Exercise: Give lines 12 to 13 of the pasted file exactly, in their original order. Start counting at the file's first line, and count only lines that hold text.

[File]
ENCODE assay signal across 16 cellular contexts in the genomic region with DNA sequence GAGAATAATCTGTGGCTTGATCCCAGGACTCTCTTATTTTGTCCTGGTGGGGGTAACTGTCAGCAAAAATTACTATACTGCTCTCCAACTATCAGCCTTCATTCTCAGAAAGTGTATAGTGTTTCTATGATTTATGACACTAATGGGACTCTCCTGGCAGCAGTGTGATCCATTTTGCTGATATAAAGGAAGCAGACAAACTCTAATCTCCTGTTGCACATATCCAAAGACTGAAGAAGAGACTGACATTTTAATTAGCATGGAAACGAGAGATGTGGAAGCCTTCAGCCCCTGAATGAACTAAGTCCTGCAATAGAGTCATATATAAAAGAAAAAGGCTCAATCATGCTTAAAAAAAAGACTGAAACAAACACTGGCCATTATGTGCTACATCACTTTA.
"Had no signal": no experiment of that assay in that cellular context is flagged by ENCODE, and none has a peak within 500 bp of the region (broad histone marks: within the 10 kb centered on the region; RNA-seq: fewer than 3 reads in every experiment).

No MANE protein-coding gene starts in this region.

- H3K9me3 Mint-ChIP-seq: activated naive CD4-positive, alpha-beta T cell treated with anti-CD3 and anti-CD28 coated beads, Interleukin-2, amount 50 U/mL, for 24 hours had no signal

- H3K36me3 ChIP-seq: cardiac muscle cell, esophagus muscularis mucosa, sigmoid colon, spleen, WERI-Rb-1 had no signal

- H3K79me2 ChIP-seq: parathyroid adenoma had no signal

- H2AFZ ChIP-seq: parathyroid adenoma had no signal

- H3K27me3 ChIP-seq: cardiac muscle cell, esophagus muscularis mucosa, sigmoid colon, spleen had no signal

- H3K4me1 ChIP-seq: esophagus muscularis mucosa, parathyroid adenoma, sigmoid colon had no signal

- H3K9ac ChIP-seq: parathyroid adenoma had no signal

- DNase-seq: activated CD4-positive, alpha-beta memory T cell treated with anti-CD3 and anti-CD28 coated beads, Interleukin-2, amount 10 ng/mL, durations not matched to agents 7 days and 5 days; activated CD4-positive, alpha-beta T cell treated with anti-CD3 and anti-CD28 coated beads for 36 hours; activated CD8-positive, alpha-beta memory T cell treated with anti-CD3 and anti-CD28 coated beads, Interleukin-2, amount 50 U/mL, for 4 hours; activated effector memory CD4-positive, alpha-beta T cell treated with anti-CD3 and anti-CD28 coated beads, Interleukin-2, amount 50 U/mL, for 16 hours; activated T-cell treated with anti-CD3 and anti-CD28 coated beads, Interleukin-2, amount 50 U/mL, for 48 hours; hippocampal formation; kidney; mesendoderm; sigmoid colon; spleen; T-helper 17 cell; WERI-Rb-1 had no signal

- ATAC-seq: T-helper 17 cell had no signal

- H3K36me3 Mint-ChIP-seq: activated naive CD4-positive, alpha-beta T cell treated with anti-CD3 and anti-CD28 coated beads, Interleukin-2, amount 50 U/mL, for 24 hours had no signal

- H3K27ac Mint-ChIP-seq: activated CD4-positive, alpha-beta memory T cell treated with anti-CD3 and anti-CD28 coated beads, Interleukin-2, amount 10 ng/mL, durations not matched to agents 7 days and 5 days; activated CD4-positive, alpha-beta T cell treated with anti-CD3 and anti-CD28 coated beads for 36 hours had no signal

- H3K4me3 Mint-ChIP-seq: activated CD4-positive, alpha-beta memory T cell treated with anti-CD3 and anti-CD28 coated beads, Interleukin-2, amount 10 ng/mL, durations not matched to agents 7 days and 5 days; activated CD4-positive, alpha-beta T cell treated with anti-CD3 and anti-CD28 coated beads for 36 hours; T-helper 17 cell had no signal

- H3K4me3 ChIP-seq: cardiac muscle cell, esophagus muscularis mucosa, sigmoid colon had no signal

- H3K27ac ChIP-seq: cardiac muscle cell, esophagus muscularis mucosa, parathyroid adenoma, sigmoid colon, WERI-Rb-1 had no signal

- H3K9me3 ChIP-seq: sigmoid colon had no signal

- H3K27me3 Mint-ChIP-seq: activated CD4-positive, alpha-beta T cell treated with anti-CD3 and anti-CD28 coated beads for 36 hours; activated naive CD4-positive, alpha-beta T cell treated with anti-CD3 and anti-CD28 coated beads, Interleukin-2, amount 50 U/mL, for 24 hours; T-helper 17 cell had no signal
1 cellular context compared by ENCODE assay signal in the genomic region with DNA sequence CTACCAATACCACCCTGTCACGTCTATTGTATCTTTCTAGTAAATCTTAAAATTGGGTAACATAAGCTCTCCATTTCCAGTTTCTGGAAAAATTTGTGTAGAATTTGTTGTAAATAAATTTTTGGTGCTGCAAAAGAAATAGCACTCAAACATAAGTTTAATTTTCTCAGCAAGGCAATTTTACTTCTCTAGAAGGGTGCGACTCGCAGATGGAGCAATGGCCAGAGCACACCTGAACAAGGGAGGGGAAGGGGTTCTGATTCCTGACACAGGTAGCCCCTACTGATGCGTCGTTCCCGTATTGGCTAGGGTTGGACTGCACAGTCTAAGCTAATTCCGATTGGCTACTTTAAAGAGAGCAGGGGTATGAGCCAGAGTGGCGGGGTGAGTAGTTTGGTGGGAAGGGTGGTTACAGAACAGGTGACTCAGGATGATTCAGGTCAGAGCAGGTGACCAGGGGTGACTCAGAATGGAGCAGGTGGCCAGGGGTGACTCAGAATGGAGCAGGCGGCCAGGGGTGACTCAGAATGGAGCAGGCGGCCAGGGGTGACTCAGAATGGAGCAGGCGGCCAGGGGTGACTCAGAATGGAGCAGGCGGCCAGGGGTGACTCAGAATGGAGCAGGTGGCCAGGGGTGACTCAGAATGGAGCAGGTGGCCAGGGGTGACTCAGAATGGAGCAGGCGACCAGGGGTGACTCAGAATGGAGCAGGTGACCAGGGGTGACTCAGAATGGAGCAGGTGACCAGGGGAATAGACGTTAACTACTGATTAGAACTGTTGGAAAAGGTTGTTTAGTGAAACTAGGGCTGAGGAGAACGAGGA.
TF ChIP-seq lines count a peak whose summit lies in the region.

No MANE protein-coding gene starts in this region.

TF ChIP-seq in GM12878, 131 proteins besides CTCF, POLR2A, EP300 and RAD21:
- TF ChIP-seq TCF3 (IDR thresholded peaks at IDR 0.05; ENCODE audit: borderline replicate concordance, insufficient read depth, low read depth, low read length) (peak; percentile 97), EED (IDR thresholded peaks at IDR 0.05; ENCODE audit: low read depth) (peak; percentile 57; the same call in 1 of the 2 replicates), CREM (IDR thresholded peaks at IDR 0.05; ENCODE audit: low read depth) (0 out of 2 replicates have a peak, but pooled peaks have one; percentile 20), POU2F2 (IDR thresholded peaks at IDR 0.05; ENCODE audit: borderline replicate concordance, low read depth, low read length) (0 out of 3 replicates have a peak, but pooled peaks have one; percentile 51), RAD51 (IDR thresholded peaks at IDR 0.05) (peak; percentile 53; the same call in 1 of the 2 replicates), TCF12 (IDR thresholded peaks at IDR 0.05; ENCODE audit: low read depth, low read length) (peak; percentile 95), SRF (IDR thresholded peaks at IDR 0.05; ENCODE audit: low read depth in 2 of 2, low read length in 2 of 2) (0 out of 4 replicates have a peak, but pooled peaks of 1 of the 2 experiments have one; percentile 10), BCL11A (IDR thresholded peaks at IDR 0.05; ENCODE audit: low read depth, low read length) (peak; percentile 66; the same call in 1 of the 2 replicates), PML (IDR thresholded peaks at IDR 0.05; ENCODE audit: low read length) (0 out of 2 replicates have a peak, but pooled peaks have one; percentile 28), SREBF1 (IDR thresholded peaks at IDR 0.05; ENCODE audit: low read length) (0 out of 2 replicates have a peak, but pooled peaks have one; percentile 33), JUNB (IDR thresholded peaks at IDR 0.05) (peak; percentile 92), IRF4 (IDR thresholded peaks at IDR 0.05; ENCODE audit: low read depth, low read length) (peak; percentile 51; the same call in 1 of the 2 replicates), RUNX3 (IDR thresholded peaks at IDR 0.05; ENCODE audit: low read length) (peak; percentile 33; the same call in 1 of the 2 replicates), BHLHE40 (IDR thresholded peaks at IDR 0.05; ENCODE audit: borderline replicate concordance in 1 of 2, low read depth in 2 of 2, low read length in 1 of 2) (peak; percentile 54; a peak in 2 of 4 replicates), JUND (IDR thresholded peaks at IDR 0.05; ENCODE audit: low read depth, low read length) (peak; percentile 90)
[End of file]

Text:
- ATAC-seq: T-helper 17 cell had no signal

- H3K36me3 Mint-ChIP-seq: activated naive CD4-positive, alpha-beta T cell treated with anti-CD3 and anti-CD28 coated beads, Interleukin-2, amount 50 U/mL, for 24 hours had no signal